(Haaretz) — The setting couldn’t be further from the startup nation stereotype: a low-ceilinged bungalow classroom in sleepy Givat Haviva in northern Israel, a litter of kittens meandering in and out, and not quite enough electricity outlets to charge your laptop, but the 40 or so Israeli women crowding the tables are making high-tech history.
This is the inaugural Shecon, a three-day women-only hackathon organized by Shecodes, a network of female programmers in Israel that has grown so fast in its first year it hasn’t even had time to finish its own website yet.
The ethos of Shecodes is ‘yes you can,’ or rather, ‘yes she can,’ explains co-founder Ruth Polacheck, 31, originally from Rehovot, a quiet-looking wonder-woman who runs Shecodes in her spare time, while also running a startup. “I felt a calling to do this,” the entrepreneur says, explaining her drive to help other women programmers.
Israel is known for the success of its high-tech sector, with the largest number of startups in absolute terms than any other country aside from the United States. This is all well and good, but ask any Shecoder and she will tell you that there is room for improvement: When it comes to programming, she is usually one of the only women around.
Shecodes wants to change all that. Their goal? That 50 percent of Israeli programmers will be female within a decade. And they are determined to get there, with bucketloads of encouragement for women who code, or write computer programs. Any hint of negativity is smothered with a good dollop of positivity of the “we-talk-about-what-we-can-do, not-what-we-can’t” variety, and everyone is welcome to give it a go.
The approach seems to be working. Polacheck estimates that around 4,000 women nationwide are now part of the network. Aside from hack sessions, in which Shecoders learn to program with support from more experienced members and work on projects, they also help members find work through a career center and organize inspirational talks with high-profile high-tech women. The guests of honor at Shecon included none other than the director general of Facebook in Israel, Adi Soffer Teeni.
Today, they have eight branches, including one at every major Israeli university, and two new ones are set to open soon in predominantly ultra-Orthodox Bnei Brak and Arab Nazareth. Its membership is diverse, including religious Jews and Arabs, with an age range from early 20s to mid-50s. Their spiritual home is at Google Campus in Tel Aviv, however, where some 30 women gathered for their first-ever meeting last November.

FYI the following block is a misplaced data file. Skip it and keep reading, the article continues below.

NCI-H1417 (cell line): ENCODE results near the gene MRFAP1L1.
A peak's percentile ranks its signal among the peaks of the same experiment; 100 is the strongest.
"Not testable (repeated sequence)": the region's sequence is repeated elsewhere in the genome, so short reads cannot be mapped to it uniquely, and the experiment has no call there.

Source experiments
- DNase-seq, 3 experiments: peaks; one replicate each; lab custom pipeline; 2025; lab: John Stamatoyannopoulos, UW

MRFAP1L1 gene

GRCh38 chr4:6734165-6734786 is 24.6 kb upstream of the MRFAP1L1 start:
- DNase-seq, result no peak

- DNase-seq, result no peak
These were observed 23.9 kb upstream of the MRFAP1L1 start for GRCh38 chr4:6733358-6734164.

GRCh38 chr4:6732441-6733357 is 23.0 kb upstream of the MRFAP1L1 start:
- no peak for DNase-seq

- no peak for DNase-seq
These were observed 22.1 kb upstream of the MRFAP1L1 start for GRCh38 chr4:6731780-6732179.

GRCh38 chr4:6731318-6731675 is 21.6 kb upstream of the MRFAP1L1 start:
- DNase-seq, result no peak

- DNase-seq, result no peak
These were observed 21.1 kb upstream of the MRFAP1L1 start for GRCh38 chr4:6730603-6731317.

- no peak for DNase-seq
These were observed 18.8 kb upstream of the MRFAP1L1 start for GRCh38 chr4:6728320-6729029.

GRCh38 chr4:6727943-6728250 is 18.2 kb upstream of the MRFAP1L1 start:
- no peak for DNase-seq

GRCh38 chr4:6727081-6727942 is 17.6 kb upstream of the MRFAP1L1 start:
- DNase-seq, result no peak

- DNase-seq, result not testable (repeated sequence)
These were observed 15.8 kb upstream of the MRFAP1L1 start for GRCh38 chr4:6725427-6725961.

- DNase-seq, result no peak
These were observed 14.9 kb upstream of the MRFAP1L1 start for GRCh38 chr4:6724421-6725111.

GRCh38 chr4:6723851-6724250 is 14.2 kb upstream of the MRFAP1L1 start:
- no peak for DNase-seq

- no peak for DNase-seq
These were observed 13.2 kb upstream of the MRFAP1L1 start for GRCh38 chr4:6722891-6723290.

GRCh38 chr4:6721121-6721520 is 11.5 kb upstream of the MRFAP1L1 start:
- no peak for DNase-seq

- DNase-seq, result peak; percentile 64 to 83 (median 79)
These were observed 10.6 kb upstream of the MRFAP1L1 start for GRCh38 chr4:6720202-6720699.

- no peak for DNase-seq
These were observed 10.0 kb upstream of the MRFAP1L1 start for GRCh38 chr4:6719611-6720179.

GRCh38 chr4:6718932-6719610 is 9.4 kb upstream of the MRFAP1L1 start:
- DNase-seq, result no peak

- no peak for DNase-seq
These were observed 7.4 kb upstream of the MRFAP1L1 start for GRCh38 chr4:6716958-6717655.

Liora Keller, 55, from Herzliya, is one of those who learned to program from scratch at the weekly sessions. A former consultant, Keller returned to Israel a year ago after a successful career in Silicon Valley. “I started in January, and I knew nothing about Android,” she says proudly, sitting at her laptop at Shecon. This week, she says, she decided to write a family budgeting app to help kids learn the value of money.
The projects are varied. At Sunday’s Google Campus meet, they ranged from Granny’s Feed, an application that helps technophobic grandparents use Skype and Dropbox to stay in touch with family, and Mahaketa – Hebrew for “What’s going on” – an app available on Google Play that keeps you up-to-date on the news.
Safaa Eek, a 24-year-old computer science student from Umm al-Fahm, co-runs Shecodes’ Tel Aviv University chapter. She started programming in high school and says she finds the women-only environment liberating. “I go to tech meetups,” she says of other groups’ meetings, “there are 50 men, and only two or three women.”
In fact, confidence, or rather lack of it, is something you hear about a lot from Shecoders. “Men don’t hesitate to ask questions, but women are the opposite,” says Eek. “The whole idea of Shecodes is for girls to feel comfortable, so they can ask.”
As she sees it, gender discrimination isn’t really the problem – the main problem is a lack of confidence on the part of many women.
Shecodes wants to get girls believing they can do it while they are young. The industry will be better off with more gender balance, says CTO Tal Ben Aroya, 29, noting that she believes men want it that way, too. The way to do this is through education, she says, “in order to teach girls that this isn’t just for men.” Right now, they are working on programs for schools and teacher training initiatives.
Is the 50 percent goal realistic, or merely aspirational? Shecoders are divided, but they agree on one thing: Yes, she can, so why not try?
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